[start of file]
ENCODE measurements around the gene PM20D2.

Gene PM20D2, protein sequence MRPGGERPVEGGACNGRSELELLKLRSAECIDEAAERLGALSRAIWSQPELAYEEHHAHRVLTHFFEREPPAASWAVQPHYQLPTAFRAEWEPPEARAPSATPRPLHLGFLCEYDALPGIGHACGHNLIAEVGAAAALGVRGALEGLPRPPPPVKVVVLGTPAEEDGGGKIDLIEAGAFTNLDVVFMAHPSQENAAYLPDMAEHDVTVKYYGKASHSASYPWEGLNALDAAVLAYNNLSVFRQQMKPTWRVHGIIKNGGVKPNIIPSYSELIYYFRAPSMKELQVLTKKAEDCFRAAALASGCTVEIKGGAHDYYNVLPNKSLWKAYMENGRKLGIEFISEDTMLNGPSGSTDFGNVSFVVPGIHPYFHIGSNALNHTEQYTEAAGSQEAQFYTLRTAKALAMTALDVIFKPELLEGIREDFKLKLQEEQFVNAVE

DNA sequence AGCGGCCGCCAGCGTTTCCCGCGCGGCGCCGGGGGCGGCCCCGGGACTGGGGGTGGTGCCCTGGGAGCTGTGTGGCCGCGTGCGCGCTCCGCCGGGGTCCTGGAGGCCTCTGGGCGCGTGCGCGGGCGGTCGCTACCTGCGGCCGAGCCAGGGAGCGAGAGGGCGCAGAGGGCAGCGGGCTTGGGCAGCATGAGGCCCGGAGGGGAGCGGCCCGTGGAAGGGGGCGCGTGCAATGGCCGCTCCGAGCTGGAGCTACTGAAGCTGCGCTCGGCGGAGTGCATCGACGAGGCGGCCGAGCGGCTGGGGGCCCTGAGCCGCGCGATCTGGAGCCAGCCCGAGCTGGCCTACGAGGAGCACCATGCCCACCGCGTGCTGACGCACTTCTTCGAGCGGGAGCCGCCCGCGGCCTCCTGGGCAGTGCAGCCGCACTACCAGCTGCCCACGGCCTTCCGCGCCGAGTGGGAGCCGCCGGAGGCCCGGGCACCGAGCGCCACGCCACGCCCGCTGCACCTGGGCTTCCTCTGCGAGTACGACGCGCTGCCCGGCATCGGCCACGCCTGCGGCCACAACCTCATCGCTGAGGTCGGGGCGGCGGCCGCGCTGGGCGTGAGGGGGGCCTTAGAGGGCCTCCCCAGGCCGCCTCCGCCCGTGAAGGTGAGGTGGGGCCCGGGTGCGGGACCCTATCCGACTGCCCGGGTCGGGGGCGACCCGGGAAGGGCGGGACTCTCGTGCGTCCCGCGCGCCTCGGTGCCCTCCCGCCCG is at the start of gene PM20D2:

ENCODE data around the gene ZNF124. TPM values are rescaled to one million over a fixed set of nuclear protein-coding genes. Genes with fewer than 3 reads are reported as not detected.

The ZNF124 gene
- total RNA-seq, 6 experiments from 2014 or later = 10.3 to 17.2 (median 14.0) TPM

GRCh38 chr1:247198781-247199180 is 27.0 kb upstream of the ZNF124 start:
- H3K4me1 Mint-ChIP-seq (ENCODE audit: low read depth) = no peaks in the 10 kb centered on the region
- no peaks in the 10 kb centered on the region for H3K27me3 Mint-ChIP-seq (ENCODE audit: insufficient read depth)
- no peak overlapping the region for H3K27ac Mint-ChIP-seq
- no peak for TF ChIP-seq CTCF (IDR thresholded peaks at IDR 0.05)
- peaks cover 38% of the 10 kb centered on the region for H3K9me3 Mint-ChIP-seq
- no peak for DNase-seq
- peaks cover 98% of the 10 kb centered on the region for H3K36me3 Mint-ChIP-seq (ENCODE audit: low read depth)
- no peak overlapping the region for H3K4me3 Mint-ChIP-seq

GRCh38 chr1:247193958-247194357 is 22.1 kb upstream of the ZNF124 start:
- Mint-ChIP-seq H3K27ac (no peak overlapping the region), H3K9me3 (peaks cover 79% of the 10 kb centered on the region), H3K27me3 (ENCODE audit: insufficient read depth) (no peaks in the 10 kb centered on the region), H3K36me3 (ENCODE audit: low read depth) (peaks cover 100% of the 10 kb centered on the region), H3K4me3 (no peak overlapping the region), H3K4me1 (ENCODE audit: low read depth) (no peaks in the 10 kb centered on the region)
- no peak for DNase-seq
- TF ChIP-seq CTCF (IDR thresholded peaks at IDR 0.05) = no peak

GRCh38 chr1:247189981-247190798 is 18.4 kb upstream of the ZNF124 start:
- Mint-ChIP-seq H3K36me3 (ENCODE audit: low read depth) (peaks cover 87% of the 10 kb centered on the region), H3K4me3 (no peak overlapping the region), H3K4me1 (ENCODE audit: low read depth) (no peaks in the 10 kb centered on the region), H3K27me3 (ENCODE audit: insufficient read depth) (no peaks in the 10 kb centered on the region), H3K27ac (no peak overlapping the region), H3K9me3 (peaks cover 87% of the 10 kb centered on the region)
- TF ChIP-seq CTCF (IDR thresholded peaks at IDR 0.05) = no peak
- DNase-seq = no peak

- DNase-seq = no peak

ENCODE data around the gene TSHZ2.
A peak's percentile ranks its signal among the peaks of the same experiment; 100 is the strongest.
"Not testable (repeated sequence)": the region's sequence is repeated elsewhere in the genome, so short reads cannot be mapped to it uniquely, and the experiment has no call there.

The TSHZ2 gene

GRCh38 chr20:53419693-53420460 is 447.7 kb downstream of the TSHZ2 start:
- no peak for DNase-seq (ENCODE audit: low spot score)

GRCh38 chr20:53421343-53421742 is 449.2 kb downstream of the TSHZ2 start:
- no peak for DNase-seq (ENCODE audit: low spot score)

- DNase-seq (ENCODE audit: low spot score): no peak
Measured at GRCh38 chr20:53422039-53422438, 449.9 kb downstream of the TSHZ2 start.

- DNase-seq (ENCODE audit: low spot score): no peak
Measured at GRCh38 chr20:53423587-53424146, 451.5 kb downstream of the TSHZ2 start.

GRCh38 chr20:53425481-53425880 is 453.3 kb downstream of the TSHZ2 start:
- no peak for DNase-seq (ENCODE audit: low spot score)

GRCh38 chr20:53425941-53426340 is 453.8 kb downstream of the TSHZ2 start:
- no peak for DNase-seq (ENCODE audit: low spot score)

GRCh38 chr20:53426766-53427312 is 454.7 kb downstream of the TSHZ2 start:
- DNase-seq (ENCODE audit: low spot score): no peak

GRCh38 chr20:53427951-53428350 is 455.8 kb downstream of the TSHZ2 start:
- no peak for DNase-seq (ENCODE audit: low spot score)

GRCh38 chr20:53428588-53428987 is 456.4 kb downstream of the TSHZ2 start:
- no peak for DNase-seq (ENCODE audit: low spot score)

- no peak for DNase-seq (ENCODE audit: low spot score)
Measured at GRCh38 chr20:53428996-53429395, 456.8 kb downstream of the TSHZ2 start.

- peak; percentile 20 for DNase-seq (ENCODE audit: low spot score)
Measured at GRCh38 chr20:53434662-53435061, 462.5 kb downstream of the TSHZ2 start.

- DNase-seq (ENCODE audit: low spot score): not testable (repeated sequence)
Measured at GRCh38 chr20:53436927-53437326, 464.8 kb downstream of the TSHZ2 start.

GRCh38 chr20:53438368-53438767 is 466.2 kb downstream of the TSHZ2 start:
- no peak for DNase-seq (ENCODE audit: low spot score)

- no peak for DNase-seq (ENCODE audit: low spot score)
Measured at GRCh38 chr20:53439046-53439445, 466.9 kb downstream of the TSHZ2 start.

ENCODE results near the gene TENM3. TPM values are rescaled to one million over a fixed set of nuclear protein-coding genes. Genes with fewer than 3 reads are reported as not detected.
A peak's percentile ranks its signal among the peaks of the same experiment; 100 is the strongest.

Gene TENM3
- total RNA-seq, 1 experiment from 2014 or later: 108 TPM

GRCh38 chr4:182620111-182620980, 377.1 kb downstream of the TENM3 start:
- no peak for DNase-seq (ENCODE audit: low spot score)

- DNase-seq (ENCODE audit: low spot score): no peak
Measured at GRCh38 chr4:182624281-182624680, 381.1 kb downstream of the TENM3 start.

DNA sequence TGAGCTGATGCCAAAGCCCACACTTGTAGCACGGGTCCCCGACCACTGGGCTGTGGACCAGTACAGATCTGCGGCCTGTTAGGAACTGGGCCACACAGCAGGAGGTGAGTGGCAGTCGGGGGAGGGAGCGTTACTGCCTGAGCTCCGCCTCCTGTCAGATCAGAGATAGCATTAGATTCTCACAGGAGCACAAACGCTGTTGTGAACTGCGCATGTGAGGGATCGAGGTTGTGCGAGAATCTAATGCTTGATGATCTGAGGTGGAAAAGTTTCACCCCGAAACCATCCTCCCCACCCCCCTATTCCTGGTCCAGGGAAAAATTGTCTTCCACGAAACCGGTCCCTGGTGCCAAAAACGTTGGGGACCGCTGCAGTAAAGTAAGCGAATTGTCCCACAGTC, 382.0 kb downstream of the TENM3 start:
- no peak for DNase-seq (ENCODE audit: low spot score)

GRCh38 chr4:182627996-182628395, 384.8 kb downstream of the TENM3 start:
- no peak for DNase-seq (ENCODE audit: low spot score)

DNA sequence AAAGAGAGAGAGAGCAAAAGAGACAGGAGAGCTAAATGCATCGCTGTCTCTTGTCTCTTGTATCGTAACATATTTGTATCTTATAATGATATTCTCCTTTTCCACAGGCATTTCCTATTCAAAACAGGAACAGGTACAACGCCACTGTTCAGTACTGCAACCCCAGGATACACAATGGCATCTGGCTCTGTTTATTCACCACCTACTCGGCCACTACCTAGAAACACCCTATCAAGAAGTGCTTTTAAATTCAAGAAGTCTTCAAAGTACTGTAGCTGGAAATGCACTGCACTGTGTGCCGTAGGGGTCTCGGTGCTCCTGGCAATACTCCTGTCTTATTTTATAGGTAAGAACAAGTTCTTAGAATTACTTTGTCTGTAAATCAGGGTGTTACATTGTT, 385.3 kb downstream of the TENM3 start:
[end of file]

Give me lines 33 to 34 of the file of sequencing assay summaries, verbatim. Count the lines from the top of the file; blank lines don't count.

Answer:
- DNase-seq (ENCODE audit: low spot score): no peak
Measured at GRCh38 chr20:53422039-53422438, 449.9 kb downstream of the TSHZ2 start.